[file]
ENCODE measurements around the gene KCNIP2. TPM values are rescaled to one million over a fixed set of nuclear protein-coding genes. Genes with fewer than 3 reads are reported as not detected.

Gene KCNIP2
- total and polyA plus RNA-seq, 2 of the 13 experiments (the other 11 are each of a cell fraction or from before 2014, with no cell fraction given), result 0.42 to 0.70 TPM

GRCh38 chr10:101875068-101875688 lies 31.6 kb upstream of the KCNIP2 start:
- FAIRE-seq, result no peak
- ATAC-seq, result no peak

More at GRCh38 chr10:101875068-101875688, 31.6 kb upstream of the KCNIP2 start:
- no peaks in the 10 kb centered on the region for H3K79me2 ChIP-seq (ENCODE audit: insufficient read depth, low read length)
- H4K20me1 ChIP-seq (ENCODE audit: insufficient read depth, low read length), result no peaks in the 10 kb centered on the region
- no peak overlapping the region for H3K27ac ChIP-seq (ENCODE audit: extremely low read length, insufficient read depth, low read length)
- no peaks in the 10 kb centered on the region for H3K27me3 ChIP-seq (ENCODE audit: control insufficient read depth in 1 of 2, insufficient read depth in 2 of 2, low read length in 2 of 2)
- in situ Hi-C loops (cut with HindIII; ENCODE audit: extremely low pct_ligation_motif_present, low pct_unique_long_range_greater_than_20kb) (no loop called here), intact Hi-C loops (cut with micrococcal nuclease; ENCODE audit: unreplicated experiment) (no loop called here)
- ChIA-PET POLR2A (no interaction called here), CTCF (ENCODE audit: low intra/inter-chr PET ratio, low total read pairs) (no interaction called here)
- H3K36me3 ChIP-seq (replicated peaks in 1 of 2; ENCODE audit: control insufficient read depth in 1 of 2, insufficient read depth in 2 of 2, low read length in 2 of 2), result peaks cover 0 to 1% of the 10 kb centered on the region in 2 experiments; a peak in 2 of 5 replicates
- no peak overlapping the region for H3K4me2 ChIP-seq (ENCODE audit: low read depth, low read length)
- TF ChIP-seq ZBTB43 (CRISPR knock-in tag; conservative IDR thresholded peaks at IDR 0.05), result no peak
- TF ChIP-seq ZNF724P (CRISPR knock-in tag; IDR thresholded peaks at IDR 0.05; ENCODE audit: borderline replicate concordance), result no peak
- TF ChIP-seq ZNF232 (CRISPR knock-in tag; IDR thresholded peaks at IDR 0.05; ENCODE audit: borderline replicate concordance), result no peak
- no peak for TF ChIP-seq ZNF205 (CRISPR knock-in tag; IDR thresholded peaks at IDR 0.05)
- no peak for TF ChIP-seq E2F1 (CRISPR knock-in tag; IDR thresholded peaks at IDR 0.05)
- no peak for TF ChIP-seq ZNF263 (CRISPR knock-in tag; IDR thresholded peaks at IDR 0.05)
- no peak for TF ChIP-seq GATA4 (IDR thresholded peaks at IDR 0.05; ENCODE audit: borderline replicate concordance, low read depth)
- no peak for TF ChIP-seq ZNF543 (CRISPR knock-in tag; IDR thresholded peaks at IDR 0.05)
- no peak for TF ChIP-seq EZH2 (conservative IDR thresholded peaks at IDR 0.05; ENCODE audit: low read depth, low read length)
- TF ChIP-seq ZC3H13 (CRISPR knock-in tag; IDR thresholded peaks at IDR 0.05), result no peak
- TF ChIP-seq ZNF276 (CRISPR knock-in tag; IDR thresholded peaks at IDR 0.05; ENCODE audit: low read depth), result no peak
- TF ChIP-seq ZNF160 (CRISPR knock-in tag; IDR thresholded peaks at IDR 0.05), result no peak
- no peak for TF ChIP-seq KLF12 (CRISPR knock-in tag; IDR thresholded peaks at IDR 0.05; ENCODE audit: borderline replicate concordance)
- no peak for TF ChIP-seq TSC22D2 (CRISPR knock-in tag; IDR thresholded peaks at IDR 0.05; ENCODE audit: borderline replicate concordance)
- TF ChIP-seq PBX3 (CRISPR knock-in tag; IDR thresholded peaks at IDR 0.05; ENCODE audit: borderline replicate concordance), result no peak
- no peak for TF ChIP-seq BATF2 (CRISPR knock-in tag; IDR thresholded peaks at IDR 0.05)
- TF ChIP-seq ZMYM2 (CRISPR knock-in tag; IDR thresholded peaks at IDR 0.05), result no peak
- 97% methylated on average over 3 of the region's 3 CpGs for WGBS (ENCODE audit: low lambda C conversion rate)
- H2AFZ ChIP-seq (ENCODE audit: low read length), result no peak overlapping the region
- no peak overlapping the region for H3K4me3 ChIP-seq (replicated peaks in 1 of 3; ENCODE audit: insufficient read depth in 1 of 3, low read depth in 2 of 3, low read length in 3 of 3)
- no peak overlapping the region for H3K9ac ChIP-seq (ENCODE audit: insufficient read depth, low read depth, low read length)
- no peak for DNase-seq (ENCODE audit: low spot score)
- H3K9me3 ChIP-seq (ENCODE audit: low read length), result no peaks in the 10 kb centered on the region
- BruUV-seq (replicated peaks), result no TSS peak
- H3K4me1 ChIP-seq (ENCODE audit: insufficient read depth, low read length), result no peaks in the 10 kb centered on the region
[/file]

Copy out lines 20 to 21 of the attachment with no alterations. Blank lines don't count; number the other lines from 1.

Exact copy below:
- no peak for TF ChIP-seq E2F1 (CRISPR knock-in tag; IDR thresholded peaks at IDR 0.05)
- no peak for TF ChIP-seq ZNF263 (CRISPR knock-in tag; IDR thresholded peaks at IDR 0.05)